Because the sources 102 and 104 provide signal(s) to the second side of the screen 14′, the individual 20′ may not be able to engage in unauthorized copying of the film being shown. The signal(s) are such that portion(s) of the images are washed out for the image capture device 22′. For example, if the image capture device 22′ includes one or more video cameras, the video cameras are typically sensitive to infrared light. Furthermore, CCDs are typically highly sensitive to infrared light. Thus, the sources 102 and 104 may provide infrared light signals to the second side of the screen 14′. In a preferred embodiment, the light signals include a number of wavelengths in the infrared range. The infrared light signals are read by the image capture device 22′. Because of the intensity and/or breadth of the infrared signals, the image(s) captured by the image capture device 22′ are washed out, or substantially unrecognizable as part of the film being shown. In a preferred embodiment, the screen 14′ is rendered transparent. Thus, the image capture device 22′ would capture images that are blank. As a result, the individual 20′ is substantially prevented from engaging in unauthorized copying.
Thus, the system 100 and method 200 prevent unauthorized copying. Because the sources 102 and 104 provide signals to the second side of the screen 14′ and are preferably unpolarized, the individual 20′ should be unable to filter the signals from the image capture device 22′. In addition, the signals provided, such as infrared light, are visible to the image capture device 22′ but preferably invisible and harmless to humans. Thus, unauthorized copying can be prevented safely and without adversely affecting image quality for viewers of the film. Lower intensity signals can also be used because reflections off of the screen 14′ need not be accounted for. Instead, the image capture device 22′ receives signals transmitted by the screen 14′. Moreover, the screen 14′ may be rendered transparent using the system 100 and method 200, providing extremely effective prevention against unauthorized copying. Consequently, using the method 100 and system 200, those in the film industry may not be subjected to losses due to unauthorized copying. Furthermore, because infrared A method and system has been disclosed for protecting a film from unauthorized copying. Although the present invention has been described in accordance with the embodiments shown, one of ordinary skill in the art will readily recognize that there could be variations to the embodiments and those variations would be within the spirit and scope of the present invention. Accordingly, many modifications may be made by one of ordinary skill in the art without departing from the spirit and scope of the appended claims.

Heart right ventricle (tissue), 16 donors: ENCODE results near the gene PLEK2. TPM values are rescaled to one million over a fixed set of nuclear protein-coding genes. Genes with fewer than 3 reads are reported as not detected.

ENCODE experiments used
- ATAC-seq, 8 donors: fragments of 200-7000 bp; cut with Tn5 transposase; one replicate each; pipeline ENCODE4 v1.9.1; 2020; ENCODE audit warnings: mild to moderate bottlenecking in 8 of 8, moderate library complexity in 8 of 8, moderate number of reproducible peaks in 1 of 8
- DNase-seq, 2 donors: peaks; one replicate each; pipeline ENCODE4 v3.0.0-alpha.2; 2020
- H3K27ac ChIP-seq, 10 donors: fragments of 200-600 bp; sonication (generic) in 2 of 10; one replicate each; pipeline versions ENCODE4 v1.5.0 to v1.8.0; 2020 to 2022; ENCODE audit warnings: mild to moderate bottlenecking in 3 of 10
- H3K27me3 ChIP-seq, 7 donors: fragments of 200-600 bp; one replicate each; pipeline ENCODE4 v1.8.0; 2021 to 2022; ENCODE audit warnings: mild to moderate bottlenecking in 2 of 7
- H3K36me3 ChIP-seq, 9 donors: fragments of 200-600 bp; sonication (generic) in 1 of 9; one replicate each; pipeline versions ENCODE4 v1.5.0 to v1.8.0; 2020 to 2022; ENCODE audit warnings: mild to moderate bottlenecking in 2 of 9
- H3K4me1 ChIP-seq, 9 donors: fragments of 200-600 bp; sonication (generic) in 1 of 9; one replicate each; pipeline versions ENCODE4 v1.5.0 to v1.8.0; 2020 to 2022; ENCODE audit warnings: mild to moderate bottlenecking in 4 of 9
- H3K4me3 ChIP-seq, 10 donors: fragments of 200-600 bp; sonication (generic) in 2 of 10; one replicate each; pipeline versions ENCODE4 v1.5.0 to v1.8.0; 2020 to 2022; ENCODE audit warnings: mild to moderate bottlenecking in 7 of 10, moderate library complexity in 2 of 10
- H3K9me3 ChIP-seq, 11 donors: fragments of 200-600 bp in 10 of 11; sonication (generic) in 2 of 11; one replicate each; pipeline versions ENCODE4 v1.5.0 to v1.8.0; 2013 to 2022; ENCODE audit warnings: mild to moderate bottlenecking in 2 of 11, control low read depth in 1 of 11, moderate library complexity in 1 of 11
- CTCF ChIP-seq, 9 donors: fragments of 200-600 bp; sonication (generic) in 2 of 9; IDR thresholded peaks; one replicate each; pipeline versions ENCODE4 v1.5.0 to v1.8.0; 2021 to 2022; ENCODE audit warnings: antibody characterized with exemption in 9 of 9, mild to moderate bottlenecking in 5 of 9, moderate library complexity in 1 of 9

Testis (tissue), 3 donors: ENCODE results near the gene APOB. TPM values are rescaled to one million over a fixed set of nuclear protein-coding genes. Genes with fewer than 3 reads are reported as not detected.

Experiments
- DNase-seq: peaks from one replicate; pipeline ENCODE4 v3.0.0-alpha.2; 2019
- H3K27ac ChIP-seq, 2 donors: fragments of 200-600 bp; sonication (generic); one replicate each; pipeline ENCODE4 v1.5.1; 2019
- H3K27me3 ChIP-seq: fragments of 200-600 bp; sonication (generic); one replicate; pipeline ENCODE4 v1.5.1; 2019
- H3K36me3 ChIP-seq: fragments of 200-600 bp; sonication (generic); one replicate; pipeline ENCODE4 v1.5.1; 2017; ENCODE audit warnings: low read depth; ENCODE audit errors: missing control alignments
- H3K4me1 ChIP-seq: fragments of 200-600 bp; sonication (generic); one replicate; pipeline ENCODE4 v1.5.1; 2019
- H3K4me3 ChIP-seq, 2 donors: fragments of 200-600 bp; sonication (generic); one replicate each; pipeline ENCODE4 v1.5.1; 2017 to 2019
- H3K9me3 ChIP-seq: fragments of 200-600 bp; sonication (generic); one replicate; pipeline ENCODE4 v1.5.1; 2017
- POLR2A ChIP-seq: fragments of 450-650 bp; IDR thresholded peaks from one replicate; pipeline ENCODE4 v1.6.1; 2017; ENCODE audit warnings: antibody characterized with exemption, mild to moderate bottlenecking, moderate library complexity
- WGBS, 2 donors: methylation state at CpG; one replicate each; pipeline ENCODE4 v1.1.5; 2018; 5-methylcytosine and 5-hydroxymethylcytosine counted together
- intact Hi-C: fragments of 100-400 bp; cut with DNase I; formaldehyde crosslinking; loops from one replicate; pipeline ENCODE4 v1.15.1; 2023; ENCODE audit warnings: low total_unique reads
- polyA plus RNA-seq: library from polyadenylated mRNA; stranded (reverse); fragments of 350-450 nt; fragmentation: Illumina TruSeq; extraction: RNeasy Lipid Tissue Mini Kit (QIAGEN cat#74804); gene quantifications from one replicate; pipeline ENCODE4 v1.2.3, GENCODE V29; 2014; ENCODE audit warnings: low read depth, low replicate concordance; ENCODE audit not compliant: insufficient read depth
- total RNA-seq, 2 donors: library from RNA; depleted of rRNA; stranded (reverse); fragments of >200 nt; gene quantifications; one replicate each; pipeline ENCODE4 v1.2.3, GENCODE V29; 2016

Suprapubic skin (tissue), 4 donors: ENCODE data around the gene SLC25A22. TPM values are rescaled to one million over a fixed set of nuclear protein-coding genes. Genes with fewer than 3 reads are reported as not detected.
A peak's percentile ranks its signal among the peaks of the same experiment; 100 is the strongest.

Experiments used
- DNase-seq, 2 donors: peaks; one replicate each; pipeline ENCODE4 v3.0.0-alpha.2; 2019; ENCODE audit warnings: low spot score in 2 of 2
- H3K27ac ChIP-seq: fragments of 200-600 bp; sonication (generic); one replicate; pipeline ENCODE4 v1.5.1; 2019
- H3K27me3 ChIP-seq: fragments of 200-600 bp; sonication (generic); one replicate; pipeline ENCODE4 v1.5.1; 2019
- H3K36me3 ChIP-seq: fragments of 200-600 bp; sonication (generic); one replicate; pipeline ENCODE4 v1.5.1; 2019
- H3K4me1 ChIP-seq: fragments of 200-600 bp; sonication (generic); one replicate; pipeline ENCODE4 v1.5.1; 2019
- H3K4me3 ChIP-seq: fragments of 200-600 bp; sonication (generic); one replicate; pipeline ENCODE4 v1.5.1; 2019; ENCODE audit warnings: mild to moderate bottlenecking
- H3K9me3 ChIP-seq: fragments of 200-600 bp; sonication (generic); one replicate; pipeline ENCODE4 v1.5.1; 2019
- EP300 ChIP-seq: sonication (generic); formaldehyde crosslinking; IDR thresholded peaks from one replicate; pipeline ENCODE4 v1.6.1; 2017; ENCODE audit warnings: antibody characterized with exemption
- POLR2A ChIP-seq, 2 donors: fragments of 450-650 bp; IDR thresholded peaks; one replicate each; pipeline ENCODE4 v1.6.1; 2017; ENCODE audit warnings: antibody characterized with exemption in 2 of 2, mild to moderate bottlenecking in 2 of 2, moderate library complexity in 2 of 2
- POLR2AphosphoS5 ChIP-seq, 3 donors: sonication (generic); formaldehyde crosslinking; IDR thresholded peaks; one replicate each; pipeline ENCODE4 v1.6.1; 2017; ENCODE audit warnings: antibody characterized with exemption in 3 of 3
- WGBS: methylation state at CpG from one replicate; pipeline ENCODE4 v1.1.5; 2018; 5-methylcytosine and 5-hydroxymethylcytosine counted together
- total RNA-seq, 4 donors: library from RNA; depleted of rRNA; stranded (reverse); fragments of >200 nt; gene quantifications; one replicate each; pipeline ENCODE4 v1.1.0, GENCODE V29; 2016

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|Citing Patent||Filing date||Publication date||Applicant||Title|
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|US20120086862 *||Jul 1, 2010||Apr 12, 2012||Research Organization Of Information And Systems||Video display device, video display method, video display screen and liquid crystal display device|
|U.S. Classification||380/54, 386/E05.004|
|International Classification||G09C3/00, H04N5/913|
|Cooperative Classification||H04N5/913, H04N2005/91392|
|Aug 18, 2003||AS||Assignment|
Owner name: INTERNATIONAL BUSINESS MACHINES CORPORATION, NEW Y
Free format text: ASSIGNMENT OF ASSIGNORS INTEREST;ASSIGNORS:MESE, JOHN C.;PETERSON, NATHAN J.;WALTERMANN, ROD D.;ANDOTHERS;REEL/FRAME:014410/0209
Effective date: 20030805